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LTED

“Long Term Equestrian Development”. Sounds fancy. But what does it have to do with you? You’re a typical rider, just thinking about dipping a toe into showing. Or maybe you’ve competed before, but your horse is green or young or not a $100,000 warmblood/sport horse/Olympian. Like every rider, you’re keen to improve your riding and learn new skills, but what does LTED have to do with you ? A lot! Please read on! Every person who picks up a pair of reins has taken her first step along the equestrian Pathway . This Pathway details the progression of a rider from his or her very first experience all the way to the Olympic podium. Each rider decides how far along the pathway s/he’ll travel, but the journey has been mapped out to ensure safe and successful learning. One of the components of the Pathway is the Long Term Equestrian Development program. Started nationwide in 2007, this program takes riders from their current lesson program and guides them ...

 

[Language English]Eventing

Eventing is a sporting discipline which combines three phases of competition - dressage, cross country, and show jumping.

Each horse/rider combination performs a dressage test, demonstrating to the judges' the horse's paces, obedience, harmony with his rider, and degree of training. In the second phase, the horse and rider complete a course of solid-looking obstacles met on a course through fields, woods, and water, aiming to jump each obstacle without mishap within the time allowed. The final phase, show jumping, follows the same format as regular show jumping, proving that the horse is still fit and careful enough to negotiate a course of ore fragile obstacles without penalty. The scores from all three phases combine - the horse and rider with the fewest penalty points are the victors.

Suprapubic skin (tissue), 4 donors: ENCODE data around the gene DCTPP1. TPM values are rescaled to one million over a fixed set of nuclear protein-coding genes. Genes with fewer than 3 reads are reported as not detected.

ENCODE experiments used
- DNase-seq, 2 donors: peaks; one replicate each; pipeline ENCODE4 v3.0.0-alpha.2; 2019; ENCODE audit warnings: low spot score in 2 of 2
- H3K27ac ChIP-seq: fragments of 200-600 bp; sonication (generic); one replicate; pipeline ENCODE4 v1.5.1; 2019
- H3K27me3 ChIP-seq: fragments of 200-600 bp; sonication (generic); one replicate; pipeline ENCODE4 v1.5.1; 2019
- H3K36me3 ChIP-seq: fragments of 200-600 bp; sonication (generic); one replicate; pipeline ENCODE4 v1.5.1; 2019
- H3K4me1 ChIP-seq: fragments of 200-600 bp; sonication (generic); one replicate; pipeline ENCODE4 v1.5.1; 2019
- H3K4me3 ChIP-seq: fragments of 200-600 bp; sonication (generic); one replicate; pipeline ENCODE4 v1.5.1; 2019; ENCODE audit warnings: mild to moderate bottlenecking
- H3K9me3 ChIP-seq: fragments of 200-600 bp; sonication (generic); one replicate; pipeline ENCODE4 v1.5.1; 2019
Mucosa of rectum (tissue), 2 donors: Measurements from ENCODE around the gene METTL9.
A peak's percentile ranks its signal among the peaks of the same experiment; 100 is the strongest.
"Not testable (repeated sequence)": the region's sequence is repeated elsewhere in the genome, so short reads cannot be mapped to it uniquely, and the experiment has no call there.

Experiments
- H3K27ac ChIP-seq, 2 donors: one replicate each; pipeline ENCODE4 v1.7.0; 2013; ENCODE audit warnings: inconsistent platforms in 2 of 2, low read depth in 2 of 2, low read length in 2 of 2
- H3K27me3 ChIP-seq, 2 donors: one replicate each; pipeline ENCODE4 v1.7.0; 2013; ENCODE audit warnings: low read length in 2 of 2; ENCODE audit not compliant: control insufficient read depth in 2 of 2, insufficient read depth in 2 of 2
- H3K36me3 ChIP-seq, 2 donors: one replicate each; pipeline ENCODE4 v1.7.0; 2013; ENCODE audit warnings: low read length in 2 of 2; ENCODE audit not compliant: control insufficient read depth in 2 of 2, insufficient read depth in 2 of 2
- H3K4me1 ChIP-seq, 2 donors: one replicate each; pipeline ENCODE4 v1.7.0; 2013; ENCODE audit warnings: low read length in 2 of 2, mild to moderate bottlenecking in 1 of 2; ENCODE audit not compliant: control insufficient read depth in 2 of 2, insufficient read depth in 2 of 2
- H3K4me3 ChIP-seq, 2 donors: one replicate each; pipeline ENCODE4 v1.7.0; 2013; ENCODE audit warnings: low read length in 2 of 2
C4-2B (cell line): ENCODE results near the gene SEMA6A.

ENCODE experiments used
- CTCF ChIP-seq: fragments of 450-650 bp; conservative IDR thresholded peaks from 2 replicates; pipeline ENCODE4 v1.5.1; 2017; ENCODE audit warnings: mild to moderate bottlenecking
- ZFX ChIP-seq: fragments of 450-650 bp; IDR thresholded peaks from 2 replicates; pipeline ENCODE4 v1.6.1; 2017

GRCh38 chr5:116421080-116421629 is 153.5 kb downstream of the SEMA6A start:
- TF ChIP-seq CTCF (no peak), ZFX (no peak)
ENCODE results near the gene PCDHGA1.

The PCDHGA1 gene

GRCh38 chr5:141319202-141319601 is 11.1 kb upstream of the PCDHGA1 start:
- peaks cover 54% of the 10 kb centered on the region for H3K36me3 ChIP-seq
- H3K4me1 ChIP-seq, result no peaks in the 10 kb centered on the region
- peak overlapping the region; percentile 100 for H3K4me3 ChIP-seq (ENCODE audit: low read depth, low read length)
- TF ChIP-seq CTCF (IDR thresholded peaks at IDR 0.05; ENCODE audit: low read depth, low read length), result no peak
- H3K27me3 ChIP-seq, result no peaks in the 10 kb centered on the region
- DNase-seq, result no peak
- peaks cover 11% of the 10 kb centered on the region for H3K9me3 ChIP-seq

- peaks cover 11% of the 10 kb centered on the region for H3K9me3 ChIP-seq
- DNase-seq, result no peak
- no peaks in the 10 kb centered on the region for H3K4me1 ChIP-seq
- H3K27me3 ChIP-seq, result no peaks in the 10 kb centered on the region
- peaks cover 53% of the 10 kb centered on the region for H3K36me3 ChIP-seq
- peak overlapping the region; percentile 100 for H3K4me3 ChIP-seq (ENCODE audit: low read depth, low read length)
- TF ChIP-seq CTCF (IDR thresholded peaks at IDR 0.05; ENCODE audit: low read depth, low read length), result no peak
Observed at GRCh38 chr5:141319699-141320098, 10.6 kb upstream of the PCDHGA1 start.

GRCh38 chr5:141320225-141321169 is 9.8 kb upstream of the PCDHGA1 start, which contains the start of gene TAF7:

The Olympic and international format of Eventing spaces the phases out over three days. Shortened formats for lower level competitors, called Horse Trials or Derbies, can occur in one or two days.

 

Hunter/Jumper

The equestrian sport of jumping falls into two categories: show jumping and hunter.

Show jumping is one of the three Olympic equestrian disciplines. Horses are guided over a course of colourful obstacles that fall down if struck. The horse/rider combination are penalized for obstacles that have been knocked down or refused, for a foot in the water of a water obstacle, or for taking more than the time allowed to complete the course. Placings are determined by numerical score only.

In the hunter ring, the horse and rider complete a course of more natural-looking obstacles and are judge on the horse's paces and style over fences. The judges are looking for a safe, sound horse who would carry his rider in safety and elegance over obstacles while riding to hounds in the traditional sport of fox hunting.

[Language English] Pertinent News and Updates for Coaches Instructors Interested Candidates Preparation, Training, and Evaluation Events 2019 Coaching Certification Incentive Funding Equestrian Canada sport license requirements for Coaches/Instructors 2019

Have you heard? EC has implemented streamlined Sport Licence fees for 2019 . As part of this new structure, the minimum level of EC Sport Licence required for Certified Coaches and Instructors has been revised.

The revised requirements for Coaches and Instructors, which result in significantly decreased costs for those at the Instructor, Competition Coach and Coach Specialist levels, are as follows:

Important Reminders The $20 EC Coach Levy remains in effect for all active coaches and instructors. The changes to minimum Sport Licence requirements for coaches and instructors do not override the requirements for competitive athletes. If you plan to compete, you must maintain the Sport Licence appropriate to the level of competition you ...

 

Notice Regarding 2017 Equestrian Canada National Awards

Dear Equestrian Canada stakeholders, We would like to take this opportunity to provide you with an update regarding the 2017 EC National Awards program.